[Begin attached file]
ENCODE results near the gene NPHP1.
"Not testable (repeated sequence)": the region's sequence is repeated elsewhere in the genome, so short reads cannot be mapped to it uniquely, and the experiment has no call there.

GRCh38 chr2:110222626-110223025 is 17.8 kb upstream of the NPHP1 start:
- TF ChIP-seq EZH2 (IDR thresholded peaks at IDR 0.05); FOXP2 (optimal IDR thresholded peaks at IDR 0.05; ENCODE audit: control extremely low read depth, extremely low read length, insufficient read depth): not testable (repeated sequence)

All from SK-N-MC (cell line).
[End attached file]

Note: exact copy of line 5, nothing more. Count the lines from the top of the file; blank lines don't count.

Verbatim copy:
All from SK-N-MC (cell line).